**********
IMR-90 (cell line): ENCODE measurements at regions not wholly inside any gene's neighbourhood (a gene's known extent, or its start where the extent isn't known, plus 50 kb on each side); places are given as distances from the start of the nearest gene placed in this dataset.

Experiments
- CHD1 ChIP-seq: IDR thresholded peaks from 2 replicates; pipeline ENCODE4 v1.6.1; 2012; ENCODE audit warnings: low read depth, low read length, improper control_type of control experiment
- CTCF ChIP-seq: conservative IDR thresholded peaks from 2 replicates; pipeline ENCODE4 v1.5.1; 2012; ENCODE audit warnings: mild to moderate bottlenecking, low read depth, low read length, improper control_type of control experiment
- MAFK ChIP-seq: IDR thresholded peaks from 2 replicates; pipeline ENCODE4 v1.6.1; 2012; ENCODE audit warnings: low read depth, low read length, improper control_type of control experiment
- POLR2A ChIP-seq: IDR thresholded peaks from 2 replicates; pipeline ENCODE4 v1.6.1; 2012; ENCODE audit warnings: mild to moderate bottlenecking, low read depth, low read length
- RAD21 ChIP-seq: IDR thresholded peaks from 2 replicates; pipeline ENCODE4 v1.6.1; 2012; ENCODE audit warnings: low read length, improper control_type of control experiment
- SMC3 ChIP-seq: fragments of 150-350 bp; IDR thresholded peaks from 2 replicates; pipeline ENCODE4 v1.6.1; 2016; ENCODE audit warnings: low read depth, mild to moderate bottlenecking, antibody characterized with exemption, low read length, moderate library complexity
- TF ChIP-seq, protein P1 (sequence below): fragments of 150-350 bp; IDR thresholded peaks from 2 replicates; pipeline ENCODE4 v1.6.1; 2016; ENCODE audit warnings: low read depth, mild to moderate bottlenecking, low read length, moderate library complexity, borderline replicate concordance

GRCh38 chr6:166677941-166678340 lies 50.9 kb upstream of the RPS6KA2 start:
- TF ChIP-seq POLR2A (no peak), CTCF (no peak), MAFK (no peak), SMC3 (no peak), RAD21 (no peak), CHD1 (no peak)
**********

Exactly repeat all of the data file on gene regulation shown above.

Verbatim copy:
IMR-90 (cell line): ENCODE measurements at regions not wholly inside any gene's neighbourhood (a gene's known extent, or its start where the extent isn't known, plus 50 kb on each side); places are given as distances from the start of the nearest gene placed in this dataset.

Experiments
- CHD1 ChIP-seq: IDR thresholded peaks from 2 replicates; pipeline ENCODE4 v1.6.1; 2012; ENCODE audit warnings: low read depth, low read length, improper control_type of control experiment
- CTCF ChIP-seq: conservative IDR thresholded peaks from 2 replicates; pipeline ENCODE4 v1.5.1; 2012; ENCODE audit warnings: mild to moderate bottlenecking, low read depth, low read length, improper control_type of control experiment
- MAFK ChIP-seq: IDR thresholded peaks from 2 replicates; pipeline ENCODE4 v1.6.1; 2012; ENCODE audit warnings: low read depth, low read length, improper control_type of control experiment
- POLR2A ChIP-seq: IDR thresholded peaks from 2 replicates; pipeline ENCODE4 v1.6.1; 2012; ENCODE audit warnings: mild to moderate bottlenecking, low read depth, low read length
- RAD21 ChIP-seq: IDR thresholded peaks from 2 replicates; pipeline ENCODE4 v1.6.1; 2012; ENCODE audit warnings: low read length, improper control_type of control experiment
- SMC3 ChIP-seq: fragments of 150-350 bp; IDR thresholded peaks from 2 replicates; pipeline ENCODE4 v1.6.1; 2016; ENCODE audit warnings: low read depth, mild to moderate bottlenecking, antibody characterized with exemption, low read length, moderate library complexity
- TF ChIP-seq, protein P1 (sequence below): fragments of 150-350 bp; IDR thresholded peaks from 2 replicates; pipeline ENCODE4 v1.6.1; 2016; ENCODE audit warnings: low read depth, mild to moderate bottlenecking, low read length, moderate library complexity, borderline replicate concordance

GRCh38 chr6:166677941-166678340 lies 50.9 kb upstream of the RPS6KA2 start:
- TF ChIP-seq POLR2A (no peak), CTCF (no peak), MAFK (no peak), SMC3 (no peak), RAD21 (no peak), CHD1 (no peak)